Looking for the Middle Lane

I’m sitting here on the couch at 6 in the morning trying my best to not start complaining because that’s not who I am.  Not at heart anyways.  But it’s become something of a habit in the last year or so.  I’ve also been married for the last year, so who knows, maybe it’s related.

It’s been tough adjusting to a new country and being married.  I am the quintessential independent American woman.  Back home I know what the hell I’m doing and here nothing makes any sense to me.  I really wasn’t expecting such a huge culture difference between The Netherlands and America as I’ve experienced.  Well, Amsterdam is pretty cool, but that’s up north of me a few hours.

This far south it’s . . . uh . . . it’s a little back in time shall we say?  Some small town mentality, and also a bit too . . . uh . . slow.  Things that are experienced as simple and easy back home, get drawn and dragged out here like it’s a herculean task.

For example, last spring they brought in some dirt to do landscaping at the park we live by.  They brought in a little backhoe which slowly and carefully laid out large rectangle metal slabs onto the nice green grass of the park.  Ones like they lay over the road when they’re in the middle of road construction.  Maybe about 6 of them?  So a pretty large area.

Next came a big semi truck with a full load of dirt, backing into the actual park.  Then the backhoe slowly and meticulously began to unload the dirt, one shovel at a time onto the large metal slabs.  I can’t be sure, but I think there may have even been a second large truck full of dirt.  But anyways, after that the backhoe spent some time shaping the pile of dirt, riding up and climbing all over it.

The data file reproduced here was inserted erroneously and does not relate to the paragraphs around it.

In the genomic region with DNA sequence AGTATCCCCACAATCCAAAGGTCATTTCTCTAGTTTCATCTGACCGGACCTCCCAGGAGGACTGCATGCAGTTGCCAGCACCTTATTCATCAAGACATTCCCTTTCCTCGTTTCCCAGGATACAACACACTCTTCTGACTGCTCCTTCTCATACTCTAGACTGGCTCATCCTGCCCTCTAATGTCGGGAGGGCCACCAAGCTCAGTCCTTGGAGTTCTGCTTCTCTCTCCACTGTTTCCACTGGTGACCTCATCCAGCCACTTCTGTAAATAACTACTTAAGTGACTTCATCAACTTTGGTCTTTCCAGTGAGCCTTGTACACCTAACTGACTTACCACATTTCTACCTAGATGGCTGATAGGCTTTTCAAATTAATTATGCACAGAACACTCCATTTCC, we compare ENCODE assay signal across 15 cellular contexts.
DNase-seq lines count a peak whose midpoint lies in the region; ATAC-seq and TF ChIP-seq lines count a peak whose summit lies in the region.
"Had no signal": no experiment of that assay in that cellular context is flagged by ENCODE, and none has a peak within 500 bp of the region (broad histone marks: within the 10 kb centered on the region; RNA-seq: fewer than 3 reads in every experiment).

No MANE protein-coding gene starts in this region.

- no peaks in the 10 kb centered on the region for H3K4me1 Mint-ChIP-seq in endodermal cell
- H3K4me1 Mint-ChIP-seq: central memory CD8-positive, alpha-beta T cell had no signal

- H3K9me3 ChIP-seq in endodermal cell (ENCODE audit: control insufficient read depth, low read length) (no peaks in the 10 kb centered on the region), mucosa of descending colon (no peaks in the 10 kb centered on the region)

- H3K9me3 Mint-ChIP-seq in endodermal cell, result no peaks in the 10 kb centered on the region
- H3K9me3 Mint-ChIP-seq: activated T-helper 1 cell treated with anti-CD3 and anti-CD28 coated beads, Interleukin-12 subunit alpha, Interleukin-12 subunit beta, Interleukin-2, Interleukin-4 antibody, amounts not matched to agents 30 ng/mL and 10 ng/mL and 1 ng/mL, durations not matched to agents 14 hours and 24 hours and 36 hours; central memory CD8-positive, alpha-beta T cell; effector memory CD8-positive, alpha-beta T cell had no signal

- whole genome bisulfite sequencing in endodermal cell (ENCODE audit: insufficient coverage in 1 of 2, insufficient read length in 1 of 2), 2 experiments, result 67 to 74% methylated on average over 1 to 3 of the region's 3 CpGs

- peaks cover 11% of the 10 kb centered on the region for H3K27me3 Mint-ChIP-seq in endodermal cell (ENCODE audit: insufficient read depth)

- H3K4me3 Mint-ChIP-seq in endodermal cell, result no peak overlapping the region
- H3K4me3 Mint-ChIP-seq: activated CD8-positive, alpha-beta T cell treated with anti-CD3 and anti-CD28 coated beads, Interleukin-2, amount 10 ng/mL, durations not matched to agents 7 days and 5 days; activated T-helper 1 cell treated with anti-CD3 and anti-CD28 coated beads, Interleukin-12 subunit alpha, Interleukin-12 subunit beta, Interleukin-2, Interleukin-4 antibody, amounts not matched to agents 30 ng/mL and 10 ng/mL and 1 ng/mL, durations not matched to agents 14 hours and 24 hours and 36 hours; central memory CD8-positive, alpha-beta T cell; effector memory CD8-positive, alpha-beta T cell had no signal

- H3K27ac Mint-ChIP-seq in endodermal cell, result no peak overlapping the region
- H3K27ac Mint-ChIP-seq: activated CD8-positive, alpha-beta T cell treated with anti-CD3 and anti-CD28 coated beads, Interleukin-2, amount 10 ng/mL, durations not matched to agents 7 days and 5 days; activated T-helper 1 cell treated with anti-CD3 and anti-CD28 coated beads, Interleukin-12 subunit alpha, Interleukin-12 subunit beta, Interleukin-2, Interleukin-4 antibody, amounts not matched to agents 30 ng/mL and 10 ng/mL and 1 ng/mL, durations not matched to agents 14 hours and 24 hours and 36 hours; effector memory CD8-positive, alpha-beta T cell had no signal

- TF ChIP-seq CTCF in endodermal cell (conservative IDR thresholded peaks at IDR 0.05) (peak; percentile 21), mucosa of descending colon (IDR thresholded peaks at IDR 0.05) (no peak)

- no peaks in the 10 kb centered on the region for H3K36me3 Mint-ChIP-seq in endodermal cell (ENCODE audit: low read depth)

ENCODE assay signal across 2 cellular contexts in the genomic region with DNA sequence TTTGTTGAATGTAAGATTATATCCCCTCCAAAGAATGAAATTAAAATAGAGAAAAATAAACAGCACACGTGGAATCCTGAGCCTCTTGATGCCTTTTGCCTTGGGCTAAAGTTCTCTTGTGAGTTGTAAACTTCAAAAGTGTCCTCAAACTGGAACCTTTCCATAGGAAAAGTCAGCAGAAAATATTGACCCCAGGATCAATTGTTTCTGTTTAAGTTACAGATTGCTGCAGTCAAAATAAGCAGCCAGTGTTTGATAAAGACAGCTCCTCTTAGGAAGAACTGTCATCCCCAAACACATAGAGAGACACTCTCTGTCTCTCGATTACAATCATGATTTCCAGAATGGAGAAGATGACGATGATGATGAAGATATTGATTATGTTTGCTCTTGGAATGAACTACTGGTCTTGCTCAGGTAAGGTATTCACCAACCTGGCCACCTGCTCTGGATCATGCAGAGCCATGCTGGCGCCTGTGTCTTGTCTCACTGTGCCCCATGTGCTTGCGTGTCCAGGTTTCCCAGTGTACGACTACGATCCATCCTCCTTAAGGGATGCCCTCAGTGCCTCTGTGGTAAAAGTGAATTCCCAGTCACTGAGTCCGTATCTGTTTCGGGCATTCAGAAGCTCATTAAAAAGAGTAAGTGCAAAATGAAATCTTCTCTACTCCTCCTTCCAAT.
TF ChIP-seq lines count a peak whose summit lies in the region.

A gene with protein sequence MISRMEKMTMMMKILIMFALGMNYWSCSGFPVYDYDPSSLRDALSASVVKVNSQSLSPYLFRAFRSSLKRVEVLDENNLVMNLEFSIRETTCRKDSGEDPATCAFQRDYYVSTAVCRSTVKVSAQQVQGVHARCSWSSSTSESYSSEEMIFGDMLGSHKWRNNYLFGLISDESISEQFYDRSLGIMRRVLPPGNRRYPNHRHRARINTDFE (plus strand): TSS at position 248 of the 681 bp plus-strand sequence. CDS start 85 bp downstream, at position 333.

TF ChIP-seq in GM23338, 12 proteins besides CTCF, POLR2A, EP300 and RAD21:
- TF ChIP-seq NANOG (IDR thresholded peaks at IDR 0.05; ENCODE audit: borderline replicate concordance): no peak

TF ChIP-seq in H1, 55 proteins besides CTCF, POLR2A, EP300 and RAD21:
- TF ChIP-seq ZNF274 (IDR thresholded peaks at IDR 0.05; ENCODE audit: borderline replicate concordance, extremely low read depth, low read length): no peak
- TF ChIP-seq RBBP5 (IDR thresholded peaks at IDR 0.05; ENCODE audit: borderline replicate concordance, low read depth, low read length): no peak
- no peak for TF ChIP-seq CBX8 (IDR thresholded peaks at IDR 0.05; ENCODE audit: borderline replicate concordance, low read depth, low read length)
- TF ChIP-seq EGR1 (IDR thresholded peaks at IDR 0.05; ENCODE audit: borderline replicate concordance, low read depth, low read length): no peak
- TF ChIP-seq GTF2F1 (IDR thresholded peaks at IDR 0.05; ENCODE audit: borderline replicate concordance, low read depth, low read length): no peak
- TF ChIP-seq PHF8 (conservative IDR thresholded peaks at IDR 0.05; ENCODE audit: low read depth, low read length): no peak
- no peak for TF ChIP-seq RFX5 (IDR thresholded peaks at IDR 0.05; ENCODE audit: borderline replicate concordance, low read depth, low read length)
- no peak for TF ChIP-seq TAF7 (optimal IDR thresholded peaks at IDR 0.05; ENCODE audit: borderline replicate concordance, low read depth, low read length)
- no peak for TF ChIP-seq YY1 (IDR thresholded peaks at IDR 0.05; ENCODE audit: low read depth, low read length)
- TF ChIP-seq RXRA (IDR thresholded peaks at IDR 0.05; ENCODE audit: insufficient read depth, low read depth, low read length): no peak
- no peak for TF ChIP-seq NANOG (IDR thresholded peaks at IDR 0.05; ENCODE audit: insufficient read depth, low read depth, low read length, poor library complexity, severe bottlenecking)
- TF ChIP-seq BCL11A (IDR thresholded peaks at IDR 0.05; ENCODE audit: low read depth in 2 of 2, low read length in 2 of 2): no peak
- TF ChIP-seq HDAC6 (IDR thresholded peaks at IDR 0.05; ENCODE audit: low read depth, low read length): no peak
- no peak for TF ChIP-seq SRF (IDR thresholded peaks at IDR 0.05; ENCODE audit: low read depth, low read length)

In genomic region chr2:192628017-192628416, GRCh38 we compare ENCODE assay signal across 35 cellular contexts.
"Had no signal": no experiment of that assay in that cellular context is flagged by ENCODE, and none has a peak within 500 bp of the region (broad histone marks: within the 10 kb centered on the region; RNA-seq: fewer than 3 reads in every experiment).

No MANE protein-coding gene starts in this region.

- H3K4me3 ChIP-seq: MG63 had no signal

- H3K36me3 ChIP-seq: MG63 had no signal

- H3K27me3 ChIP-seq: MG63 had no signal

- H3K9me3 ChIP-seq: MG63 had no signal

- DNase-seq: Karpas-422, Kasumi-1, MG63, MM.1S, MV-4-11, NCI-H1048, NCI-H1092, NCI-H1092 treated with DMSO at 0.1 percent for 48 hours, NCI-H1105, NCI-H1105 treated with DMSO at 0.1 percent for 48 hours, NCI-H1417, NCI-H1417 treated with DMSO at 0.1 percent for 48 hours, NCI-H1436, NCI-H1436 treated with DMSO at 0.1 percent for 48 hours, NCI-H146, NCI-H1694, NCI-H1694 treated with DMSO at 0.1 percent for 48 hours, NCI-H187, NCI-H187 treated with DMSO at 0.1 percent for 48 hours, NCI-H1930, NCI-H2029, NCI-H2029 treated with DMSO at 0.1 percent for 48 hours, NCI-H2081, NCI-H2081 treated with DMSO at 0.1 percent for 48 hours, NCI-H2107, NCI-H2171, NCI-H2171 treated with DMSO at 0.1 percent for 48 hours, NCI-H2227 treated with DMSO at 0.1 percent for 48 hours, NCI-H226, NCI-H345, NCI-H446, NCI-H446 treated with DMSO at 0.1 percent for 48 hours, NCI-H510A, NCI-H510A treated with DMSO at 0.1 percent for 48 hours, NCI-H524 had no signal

At some point in this process, a neighbor complained about something (maybe the noise) and they stopped what they were doing and left for a few days.  So this alone took up nearly a week of time.

Once that was done, a group of people came to actually work on the landscaping in the park.  The place where the dirt was actually needed was on another side of the park completely (it’s a decent size park), so another small tractor-ish vehicle the size of a smart car would drive all of the way to the big pile of dirt and get a scoop and then drive all of the way back to the area they were working on.  Slowly back and forth, back and forth.

That was a day or two.  Then the pile sat there unused for awhile.  How long?  I’m not sure exactly, but long enough that the neighborhood kids started to play in it and we began to accept it as a new feature of the park.  It was weeks.

Then one day, a big loud truck showed up ready to take the dirt away again.  The little backhoe meticulously scooped shovel after shovel of dirt back into the trucks.  This took a little while because hardly any of the dirt pile had actually been used.

Finally, the backhoe switched it’s front tool and started to lift the metal slabs off the ground, taking chunks of ground with it.  Underneath revealed a huge patch of now dead grass, leaving me to wonder what the point of the metal slabs were in the first place.  Was it to protect the dirt from getting grass in it?  At any rate, that whole section of the park looked awful and I couldn’t really tell what they had done with the dirt they had used.

Back home, that same job would have taken a fraction of the people, been done in a few hours, and the park would have looked pristine and perfect.

If you take that difference and then apply it to multiple things that make up a person’s day, you start to get a sense of what kind of culture shock I’m dealing with.

I.need.speed.  O.O